The first half of 2017 is the second warmest on record, according to analysis from the US' The National Oceanic and Atmospheric Administration (NOAA).
Coming behind only 2016, the year thus far's average temperature over land and sea hit 59.94°F, making it 1.64°F above above the 20th century average of 56.3°F.
With regards to land only, we hit 47.68°F - 2.68°F above the 20th century average of 45.0°F. Since records began 138 years ago, this comes in only after last year, which was 0.56°F higher.
We've also had the third warmest June on record, with temperatures hitting 1.48°F higher than the 20th century average of 59.9°F, rendering this June colder only than those in 2015 and 2016. This makes it the 41st consecutive June (and 390th consecutive month) in which temperature went above the average for the 20th century.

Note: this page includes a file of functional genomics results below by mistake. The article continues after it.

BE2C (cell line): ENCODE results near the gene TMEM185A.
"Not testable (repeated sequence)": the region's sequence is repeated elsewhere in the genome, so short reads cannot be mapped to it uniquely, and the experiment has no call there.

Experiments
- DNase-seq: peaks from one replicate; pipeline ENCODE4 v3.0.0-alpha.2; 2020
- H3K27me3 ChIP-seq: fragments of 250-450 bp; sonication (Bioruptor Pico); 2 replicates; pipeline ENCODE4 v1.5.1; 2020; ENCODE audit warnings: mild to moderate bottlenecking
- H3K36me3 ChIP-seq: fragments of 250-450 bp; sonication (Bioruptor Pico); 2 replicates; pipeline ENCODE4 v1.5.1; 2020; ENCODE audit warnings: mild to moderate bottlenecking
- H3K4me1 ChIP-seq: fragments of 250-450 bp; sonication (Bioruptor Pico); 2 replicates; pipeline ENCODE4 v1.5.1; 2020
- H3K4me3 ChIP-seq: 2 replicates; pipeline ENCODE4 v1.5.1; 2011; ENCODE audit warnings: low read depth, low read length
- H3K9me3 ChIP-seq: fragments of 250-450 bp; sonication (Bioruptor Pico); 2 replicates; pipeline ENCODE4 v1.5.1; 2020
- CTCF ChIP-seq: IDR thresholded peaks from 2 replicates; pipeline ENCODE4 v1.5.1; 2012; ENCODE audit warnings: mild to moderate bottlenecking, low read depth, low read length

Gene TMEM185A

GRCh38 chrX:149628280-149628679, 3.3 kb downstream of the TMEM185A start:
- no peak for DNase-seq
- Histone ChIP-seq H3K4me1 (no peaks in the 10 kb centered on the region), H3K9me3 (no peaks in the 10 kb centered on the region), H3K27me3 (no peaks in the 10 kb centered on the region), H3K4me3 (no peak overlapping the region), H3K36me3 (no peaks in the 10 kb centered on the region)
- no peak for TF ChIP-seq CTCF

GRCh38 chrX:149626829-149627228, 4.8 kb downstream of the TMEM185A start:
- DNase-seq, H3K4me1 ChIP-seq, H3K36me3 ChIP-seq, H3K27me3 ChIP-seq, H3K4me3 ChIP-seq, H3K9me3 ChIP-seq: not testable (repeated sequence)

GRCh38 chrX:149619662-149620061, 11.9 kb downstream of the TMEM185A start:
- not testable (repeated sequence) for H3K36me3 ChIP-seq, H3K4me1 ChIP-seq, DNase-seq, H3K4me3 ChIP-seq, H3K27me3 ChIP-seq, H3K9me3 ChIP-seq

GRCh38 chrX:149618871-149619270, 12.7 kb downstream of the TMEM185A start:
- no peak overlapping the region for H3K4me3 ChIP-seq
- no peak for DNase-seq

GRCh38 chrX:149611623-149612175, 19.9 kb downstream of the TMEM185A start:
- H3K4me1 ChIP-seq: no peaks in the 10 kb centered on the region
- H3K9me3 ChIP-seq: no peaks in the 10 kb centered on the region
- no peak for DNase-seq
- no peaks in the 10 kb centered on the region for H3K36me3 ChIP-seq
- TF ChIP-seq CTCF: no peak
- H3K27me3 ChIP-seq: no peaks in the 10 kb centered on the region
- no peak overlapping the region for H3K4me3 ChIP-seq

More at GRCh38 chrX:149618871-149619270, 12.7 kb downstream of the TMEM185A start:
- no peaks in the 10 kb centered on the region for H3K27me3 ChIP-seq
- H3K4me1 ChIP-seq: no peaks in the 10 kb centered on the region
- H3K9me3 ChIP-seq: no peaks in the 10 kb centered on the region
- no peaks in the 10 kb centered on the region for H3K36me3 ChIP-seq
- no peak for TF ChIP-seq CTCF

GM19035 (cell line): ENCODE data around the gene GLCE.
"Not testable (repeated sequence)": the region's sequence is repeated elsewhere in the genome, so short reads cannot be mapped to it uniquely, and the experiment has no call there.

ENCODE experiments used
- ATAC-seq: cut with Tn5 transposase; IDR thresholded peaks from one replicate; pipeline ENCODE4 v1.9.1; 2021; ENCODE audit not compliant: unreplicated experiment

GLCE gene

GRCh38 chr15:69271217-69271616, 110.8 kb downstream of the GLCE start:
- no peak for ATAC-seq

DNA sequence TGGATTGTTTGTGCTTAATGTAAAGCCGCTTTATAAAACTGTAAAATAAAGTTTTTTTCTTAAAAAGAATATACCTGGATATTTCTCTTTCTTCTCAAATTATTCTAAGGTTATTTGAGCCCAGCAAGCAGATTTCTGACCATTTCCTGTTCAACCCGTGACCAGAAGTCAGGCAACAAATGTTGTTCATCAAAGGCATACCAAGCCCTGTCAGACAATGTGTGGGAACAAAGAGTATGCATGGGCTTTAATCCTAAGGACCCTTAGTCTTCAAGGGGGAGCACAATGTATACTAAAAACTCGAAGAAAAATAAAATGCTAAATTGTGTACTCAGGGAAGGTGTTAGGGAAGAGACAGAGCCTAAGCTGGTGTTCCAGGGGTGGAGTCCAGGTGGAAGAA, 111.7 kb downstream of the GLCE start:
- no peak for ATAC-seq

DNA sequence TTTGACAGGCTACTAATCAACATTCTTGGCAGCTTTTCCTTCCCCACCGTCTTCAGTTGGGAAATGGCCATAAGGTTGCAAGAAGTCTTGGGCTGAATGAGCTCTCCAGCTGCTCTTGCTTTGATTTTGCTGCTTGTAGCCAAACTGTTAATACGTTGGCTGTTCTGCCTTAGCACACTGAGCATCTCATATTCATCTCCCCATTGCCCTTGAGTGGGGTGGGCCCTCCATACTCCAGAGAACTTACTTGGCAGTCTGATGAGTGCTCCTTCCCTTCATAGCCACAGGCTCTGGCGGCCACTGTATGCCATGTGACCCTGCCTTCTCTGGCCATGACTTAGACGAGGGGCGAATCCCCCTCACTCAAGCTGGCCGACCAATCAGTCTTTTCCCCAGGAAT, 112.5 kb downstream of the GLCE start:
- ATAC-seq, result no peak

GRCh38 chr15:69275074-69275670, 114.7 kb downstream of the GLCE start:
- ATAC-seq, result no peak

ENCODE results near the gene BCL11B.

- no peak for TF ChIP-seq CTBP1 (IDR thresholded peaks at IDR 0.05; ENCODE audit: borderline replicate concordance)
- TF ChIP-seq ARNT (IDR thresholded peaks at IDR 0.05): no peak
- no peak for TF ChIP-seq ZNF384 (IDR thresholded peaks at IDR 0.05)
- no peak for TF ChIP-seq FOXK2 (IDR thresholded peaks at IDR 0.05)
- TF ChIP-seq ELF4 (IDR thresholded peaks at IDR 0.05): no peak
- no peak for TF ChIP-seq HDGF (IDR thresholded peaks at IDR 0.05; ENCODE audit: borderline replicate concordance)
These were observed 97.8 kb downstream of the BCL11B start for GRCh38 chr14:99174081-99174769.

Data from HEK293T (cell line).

The state of the Arctic sea ice is another troubling problem. According to analysis from the US' National Snow and Ice Data Center, based on data from NOAA and NASA, the extent of the ice is the sixth smallest since records began in 1979.
Overall, Africa has had its warmest June on record, while South America experienced much warmer-than-average temperatures for the month. In Europe, this June ties with 2007 as the second highest June since the records began.
For more information about the creeping global temperatures of 2017, check out NOAA's research in full.